When I spoke with Gyöngyösi, he voiced his admiration for Evola. Jobbik’s resistance to immigration, he said, is limited to people from “Africa or the Middle East,” because they do not share the same “cultural values” as Hungarians, as opposed to the “Austrians or Polish or American people who come to our country and who share the same civilization, the same religion, or the same values or way of life.” But despite Jobbik’s ideological overlap with the Arktos scene, Gyöngyösi denied that it has any influence over the party.
Prior to Arktos, Friberg also had long-standing and prolific ties to far-right extremists in Sweden. As a teenager, he was heavily involved with neo-Nazi groups and, at the age of 28, helped construct and manage the online forum Nordisk.nu, a 22,000-member-strong gathering place for Scandinavian national socialists, including Anders Breivik. Friberg also served time in prison for various offenses from 1995 to 2010, including for possession of a stolen AK4 rifle (a rifle formerly used by Swedish army) and other illegal weapons.
More recently, Friberg has sought to obscure his violent transgressions under a cover of intellectual legitimacy. With an MBA from Göthenberg University and work experience at Wiking Mineral, a company founded by far-right political backer (and fellow Budapest resident) Patrick Brinkmann, Friberg now sports a “fashy haircut” and suits. He prefers to mingle with coiffed intellectuals and politicians in lieu of skinheads. He has spent his far-right career repackaging eugenicist ideology by rebranding the same or similar material with words such as “identitarian,” “traditionalist,” or “archeofuturist.” His partner, U.S. white nationalist Richard Spencer, has been criticized for doing the same thing by hate-watch groups such as the Anti-Defamation League and Southern Poverty Law Center.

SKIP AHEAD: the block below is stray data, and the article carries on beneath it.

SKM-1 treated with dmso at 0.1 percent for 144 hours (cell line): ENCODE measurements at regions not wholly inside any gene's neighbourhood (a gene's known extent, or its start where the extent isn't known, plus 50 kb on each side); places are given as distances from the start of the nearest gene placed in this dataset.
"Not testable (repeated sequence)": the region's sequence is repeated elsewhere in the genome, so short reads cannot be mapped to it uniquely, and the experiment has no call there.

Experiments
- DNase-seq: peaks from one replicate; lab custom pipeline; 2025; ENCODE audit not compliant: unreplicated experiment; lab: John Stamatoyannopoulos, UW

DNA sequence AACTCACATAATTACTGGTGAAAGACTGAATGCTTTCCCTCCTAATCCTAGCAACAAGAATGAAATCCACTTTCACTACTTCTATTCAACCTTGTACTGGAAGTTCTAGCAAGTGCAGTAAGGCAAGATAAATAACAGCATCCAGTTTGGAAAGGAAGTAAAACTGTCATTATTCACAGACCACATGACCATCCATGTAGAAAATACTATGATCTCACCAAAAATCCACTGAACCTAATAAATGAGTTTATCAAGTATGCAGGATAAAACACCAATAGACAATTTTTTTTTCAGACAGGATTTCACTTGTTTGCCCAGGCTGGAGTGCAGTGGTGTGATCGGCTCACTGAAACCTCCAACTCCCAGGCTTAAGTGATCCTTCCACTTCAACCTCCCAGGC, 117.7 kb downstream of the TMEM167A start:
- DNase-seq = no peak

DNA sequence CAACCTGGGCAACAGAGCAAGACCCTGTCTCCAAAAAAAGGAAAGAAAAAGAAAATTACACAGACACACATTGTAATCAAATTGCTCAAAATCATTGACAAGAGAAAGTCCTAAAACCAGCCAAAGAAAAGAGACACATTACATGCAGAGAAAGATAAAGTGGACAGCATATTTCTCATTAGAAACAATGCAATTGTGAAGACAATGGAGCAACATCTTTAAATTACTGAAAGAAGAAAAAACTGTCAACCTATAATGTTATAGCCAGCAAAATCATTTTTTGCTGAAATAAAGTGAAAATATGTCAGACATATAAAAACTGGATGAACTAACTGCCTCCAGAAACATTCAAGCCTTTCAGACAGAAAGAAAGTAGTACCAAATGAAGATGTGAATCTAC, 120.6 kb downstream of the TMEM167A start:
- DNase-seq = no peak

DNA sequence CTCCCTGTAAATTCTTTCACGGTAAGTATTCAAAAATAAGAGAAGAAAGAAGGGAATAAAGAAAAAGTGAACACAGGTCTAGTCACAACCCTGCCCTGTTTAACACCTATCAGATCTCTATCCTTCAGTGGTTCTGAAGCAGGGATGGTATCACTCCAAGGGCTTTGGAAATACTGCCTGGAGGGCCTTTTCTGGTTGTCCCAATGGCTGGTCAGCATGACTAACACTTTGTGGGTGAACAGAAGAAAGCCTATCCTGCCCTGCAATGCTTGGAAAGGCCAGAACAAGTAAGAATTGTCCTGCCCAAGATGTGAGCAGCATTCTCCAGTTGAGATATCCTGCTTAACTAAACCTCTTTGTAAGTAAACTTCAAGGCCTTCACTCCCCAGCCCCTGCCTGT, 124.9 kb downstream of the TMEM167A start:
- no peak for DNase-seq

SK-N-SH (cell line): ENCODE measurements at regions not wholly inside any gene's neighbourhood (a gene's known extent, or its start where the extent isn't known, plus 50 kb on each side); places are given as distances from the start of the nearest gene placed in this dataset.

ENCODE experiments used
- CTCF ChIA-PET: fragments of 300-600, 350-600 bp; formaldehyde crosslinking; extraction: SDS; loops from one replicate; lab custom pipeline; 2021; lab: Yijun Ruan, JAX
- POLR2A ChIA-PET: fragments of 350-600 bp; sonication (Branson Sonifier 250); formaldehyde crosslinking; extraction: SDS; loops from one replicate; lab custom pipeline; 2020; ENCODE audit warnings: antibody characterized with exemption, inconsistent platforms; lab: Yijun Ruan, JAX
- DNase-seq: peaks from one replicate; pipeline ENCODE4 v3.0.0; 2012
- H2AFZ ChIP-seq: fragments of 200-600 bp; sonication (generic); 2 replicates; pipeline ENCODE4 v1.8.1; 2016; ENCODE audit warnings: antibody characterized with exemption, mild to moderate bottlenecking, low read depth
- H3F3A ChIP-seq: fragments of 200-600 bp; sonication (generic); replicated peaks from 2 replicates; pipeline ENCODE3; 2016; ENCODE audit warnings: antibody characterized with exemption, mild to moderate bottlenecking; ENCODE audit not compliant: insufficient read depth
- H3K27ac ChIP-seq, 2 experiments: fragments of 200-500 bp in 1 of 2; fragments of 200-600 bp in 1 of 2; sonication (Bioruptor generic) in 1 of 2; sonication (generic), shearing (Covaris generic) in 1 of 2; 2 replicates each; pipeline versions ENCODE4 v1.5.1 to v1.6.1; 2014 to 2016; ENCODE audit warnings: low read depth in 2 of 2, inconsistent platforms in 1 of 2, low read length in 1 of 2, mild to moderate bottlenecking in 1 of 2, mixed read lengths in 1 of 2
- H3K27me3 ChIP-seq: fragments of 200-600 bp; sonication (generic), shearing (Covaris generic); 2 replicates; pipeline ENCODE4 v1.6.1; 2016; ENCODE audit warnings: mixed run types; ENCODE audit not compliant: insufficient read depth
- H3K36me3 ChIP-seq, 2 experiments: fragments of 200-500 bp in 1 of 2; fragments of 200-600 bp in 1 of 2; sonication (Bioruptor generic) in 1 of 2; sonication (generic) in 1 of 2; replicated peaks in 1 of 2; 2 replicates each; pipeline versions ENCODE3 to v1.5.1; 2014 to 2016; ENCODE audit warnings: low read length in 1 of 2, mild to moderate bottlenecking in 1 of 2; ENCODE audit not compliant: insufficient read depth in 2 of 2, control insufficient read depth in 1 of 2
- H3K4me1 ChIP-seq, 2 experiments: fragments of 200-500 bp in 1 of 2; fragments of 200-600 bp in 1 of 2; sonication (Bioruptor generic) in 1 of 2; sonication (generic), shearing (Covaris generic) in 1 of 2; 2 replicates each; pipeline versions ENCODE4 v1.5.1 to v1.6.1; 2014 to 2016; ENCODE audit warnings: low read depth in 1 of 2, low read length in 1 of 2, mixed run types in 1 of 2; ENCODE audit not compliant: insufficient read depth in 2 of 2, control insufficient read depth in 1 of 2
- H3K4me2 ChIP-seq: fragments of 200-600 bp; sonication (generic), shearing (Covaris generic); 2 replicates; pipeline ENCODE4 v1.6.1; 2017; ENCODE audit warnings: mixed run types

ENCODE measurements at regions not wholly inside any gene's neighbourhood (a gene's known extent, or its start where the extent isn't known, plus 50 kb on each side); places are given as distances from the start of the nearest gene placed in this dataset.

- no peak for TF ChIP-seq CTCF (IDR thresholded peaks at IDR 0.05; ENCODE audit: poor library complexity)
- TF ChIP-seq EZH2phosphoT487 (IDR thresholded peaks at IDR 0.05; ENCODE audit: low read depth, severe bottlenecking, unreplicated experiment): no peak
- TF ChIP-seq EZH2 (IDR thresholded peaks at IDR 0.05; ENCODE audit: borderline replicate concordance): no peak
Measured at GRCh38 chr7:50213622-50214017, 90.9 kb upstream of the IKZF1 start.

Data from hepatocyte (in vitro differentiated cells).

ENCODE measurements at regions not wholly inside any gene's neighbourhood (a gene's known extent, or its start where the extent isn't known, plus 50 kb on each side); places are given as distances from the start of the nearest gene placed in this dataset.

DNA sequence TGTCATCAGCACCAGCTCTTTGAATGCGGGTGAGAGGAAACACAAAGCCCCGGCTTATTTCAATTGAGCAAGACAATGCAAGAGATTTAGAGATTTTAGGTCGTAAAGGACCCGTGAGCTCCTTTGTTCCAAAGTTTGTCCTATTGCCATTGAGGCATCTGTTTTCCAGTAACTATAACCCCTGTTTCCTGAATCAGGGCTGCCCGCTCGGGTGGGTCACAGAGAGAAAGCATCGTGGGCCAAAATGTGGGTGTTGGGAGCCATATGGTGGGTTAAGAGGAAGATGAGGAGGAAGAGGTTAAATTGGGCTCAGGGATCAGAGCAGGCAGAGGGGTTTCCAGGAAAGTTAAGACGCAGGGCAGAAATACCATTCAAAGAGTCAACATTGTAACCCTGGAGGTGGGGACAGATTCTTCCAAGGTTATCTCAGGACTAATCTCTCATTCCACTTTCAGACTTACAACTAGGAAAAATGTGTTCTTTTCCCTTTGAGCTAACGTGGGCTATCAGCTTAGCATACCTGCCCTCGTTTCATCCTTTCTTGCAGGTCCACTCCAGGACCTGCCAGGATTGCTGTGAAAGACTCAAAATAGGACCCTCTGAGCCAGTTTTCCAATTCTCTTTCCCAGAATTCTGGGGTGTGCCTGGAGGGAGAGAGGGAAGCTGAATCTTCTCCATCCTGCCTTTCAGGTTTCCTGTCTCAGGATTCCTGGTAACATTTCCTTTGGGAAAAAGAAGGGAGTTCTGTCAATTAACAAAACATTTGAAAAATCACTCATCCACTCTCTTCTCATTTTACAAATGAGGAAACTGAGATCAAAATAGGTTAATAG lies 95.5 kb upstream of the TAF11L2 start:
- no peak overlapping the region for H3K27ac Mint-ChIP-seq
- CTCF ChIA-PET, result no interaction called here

While Gyöngyösi admits to knowing Friberg, he claims he knows nothing of Friberg’s criminal history. Gyöngyösi was skeptical before I read from his arrest record, and ultimately admitted that he is “not particularly happy ... about any criminal from any country living in Hungary.” But most important to Gyöngyösi is “that nobody from outside imposes on Hungary some social model that is not welcome in Hungary.”
In Budapest, Arktos is surrounded by alt-righters who have made the trek to the increasingly illiberal Hungary. Michael Polignano, co-founder of Counter-Currents, moved to Budapest in 2016, and joined the nationalist scene. After moving to Hungary in January 2017, men’s rights activist Matt Forney wrote: “Imagine there’s no leftists. It’s easy if you try. No protests in the streets, and in front of us, only cute white girls. That world exists, and it’s called Hungary.” Ferenc Almassy, a French nationalist, has worked as a translator for Jobbik. He helps other French nationalists new to Hungary acclimate to their haven. Popular American far-right YouTube and Twitter personality RamZPaul, who has lived in the Hungarian capital off and on since 2013, tweeted in February to nearly 35,000 followers: “Budapest is like Paris of the 1920s. #Hungary.”